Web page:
• What barriers have you overcome? When have you had to think outside the box to overcome a difficulty? How did you manage it, what support did you draw on and what was the outcome?
• What are you struggling with? Are there any aspects of your practice that you feel could be improved? What makes you feel you’re doing less well in these areas? What would success look like? What ideas do you have about how to improve – a course, observing others or process changes as examples?

Think about your successes
We can be all too quick to think about what’s gone wrong and where our failings are, but your successes will be many since your last performance management. Think about yourself as a practitioner, what do you find easier now than you did in the past? Which students do you feel you’ve had a specific impact on and which classes have exceeded your expectations?

Honestly reflect on barriers
It’s okay not to find everything easy. Barriers come in all shapes and forms and thinking about them honestly is the only way to overcome them. What has stopped you teaching to the best of your ability recently? How might you be able to address this and what support would be helpful?

Consider the skills and knowledge you’d like to build on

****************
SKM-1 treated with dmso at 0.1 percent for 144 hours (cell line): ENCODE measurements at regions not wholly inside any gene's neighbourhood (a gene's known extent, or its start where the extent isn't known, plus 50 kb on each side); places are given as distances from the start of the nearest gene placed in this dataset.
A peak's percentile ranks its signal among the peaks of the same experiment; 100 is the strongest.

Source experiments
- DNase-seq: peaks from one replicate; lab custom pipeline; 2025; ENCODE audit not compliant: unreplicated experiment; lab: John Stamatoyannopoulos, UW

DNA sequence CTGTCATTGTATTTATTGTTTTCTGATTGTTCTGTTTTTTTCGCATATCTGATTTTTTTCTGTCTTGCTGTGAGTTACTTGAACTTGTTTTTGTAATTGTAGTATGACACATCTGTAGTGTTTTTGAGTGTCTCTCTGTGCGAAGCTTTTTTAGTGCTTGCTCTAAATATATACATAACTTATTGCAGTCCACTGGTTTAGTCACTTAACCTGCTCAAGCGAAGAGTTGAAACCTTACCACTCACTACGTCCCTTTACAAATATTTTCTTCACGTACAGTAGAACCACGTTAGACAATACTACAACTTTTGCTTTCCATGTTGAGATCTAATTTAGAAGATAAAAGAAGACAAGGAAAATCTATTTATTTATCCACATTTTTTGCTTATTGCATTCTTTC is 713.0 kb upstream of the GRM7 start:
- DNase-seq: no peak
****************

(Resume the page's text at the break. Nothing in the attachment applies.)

As well as thinking about how you might overcome barriers, thinking about how you might build on your existing skills and knowledge is also a valuable part of the performance management process.

What interests, excites and inspires you? Perhaps you’ll come up with some ideas for development here. You may also be interested to learn how to support students with specific needs, perhaps those with learning difficulties, whose first language isn’t English or who need stretching because they’re more able. Think creatively about the areas of your practice you’d most enjoy developing, but also remember that you’ll need to make a business case as to why this development will be beneficial to you, your students and the school if time and / or money are to be spent.

Identify sources of CPD
Once you know what skills, knowledge or experiences you’d like to develop, be proactive in considering potential sources of CPD.